In the past year, mobile commerce has doubled in volume and by 2015 consumers could be spending nearly $24 billion per year from Internet-enabled mobile devices in the U.S. alone.
The mobile commerce market must be taken seriously, explained TRUSTe’s director of mobile products Janet Jaiswal during a live webinar titled “Combining Mobile Computing, Social Media, and Trust to Increase Sales.”
Jaiswal cited research data from the Coda Research Consultancy, The Pew Research Center’s Internet and American Life Project, Juniper Research, and others as she made the case for participating in mobile commerce. For example, the Pew survey found that 82 percent of American adults use mobile phones, and on any given day, 57.8 million American consumers access the Internet from a mobile device like a smartphone or tablet.
Mobile Commerce Grows Toward Tangible Goods
What’s more, mobile commerce is not just about ring tones, ads, and apps. A survey of about 1,000 active mobile users conducted by the Mobile Marketing Association in May of this year found that some 6 percent of current mobile transactions were for real products, not just downloadables. And an additional 6 percent of mobile commerce sales were aimed at coupons or discounts that could be applied to tangible goods.
Total mobile commerce sales in the U.S. are expected to reach $2.4 billion, according to Coda Research, and some $4.4 billion in 2011. Even if the percentage of tangible goods stayed flat at 6 percent there would be something like $265 million in mobile sales of real products in 2011.
As a further example of the growth of real product sales from mobile devices, eBay, which is a TRUSTe client, generated some $60 million in mobile revenue last year, according to Jaiswal. The online auction site is projecting $1.5 billion in mobile sales by the end of this year. And eBay’s mobile sales last year were up 200 percent, as well.
6 More Mobile Trends to Watch
Beyond the growth in mobile commerce sales and the general movement toward tangible goods, Jaiswal pointed out six more trends that indicate the mobile market is still growing and is, therefore, appealing for small-to-mid-sized retailers.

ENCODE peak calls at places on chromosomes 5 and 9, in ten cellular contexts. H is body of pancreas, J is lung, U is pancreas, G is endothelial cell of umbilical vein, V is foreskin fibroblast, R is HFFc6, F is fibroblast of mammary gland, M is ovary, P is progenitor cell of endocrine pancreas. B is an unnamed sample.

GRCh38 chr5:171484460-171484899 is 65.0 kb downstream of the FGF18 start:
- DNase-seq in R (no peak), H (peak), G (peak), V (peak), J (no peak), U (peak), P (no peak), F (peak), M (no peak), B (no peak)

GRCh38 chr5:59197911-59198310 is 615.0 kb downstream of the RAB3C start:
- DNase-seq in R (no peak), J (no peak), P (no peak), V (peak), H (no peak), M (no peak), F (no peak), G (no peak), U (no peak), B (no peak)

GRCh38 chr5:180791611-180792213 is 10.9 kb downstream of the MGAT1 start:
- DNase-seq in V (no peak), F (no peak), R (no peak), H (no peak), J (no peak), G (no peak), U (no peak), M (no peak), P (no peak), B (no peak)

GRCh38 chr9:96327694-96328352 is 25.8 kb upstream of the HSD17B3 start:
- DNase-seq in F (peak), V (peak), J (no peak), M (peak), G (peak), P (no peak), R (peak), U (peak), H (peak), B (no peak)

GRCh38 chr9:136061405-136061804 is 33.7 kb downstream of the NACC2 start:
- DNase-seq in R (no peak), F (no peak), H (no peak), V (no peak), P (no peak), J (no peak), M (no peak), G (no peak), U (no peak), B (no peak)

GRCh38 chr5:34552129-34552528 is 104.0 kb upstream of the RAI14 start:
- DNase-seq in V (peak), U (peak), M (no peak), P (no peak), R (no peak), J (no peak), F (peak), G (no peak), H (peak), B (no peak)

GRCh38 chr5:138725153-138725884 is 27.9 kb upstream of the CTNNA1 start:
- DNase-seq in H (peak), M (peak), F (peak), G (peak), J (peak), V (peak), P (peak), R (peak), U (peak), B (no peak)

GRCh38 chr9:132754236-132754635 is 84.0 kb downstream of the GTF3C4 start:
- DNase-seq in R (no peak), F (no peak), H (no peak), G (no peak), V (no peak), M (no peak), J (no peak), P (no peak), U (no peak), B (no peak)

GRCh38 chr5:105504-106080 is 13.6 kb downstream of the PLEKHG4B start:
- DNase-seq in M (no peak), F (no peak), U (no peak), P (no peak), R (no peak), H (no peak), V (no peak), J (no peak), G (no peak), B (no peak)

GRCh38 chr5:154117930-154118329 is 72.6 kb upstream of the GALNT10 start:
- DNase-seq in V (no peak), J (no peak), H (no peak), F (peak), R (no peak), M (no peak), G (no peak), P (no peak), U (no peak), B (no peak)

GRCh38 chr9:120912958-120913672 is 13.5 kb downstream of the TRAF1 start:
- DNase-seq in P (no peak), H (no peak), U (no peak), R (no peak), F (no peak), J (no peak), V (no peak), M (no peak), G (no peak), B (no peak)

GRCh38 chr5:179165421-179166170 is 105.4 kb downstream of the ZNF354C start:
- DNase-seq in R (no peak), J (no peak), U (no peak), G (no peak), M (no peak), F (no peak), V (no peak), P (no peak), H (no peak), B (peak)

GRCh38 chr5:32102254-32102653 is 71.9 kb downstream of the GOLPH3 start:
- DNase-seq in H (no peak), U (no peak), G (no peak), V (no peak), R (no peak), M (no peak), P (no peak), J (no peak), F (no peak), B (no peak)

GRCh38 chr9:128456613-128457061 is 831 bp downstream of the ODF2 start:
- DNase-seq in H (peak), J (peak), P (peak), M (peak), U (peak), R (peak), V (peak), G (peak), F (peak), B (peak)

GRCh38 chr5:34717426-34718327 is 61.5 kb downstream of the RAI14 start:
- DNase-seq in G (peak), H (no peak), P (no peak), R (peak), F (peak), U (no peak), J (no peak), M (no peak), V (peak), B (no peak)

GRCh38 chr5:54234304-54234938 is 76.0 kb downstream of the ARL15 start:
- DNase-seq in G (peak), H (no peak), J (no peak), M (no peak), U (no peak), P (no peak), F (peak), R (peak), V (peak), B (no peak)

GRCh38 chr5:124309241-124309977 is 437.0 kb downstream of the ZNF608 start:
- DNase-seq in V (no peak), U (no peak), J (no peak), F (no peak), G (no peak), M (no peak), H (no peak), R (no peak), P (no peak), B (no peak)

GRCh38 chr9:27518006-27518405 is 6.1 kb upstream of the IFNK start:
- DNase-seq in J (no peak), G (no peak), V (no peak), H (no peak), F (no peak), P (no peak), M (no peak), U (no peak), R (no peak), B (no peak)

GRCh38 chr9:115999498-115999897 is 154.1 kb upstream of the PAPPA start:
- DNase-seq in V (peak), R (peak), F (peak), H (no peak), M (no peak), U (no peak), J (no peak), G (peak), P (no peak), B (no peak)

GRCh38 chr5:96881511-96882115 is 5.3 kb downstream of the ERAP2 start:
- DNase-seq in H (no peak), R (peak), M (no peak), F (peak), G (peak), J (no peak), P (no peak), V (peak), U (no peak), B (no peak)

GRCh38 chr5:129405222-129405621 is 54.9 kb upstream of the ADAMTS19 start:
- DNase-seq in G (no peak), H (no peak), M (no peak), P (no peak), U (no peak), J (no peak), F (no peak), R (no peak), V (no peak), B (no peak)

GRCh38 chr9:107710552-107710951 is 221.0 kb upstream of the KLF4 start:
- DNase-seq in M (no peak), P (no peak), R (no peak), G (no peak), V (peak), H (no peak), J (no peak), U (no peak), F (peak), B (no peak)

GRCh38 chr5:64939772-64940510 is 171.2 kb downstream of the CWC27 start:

Increased Market Growth. “The pace at which the market is growing has accelerated again,” said Jaiswal.
Deceleration of Price Decline. The average price of mobile apps is stabilizing after considerable price declines, perhaps indicating growing demand.
Apple’s Competitors are Increasing their Market Share. In 2010, developers and smartphone users started to focus on platform alternatives to Apple, which lost almost 10 percent of market share in the first half of 2010, explained Jaiswal, This is in part due to new competitors entering the market, and expanding mobile’s general reach.
Android is Everywhere. The Android platform’s exceptional growth is another indication that mobile is expanding more quickly than other markets. The platform’s support of modern web standards also makes it helpful for mobile retailers.
Smartphone Shipments Remain High. In 2010, shipments of smartphones continue to rise. In fact, according to Jaiswal, in just the first six months of the year, smartphone shipments had reached 70 percent of what was shipped in the 12 months in 2009.
Companies are Getting in to the Act. In 2009, less than 10 percent of global companies had a presence in one or more app stores. This percentage has grown markedly in just the first six months of 2010, Jaiswal said.
The mobile market is growing. Mobile consumers are purchasing more tangible goods. And mobile merchants have an opportunity to earn sales.
Ecommerce merchants will still need to differentiate their businesses even in the mobile commerce space. In addition to describing the market opportunity, Jaiswal offered several suggestions and examples for marketing “trust” online in the aforementioned webinar, “Combining Mobile Computing, Social Media, and Trust to Increase Sales.”
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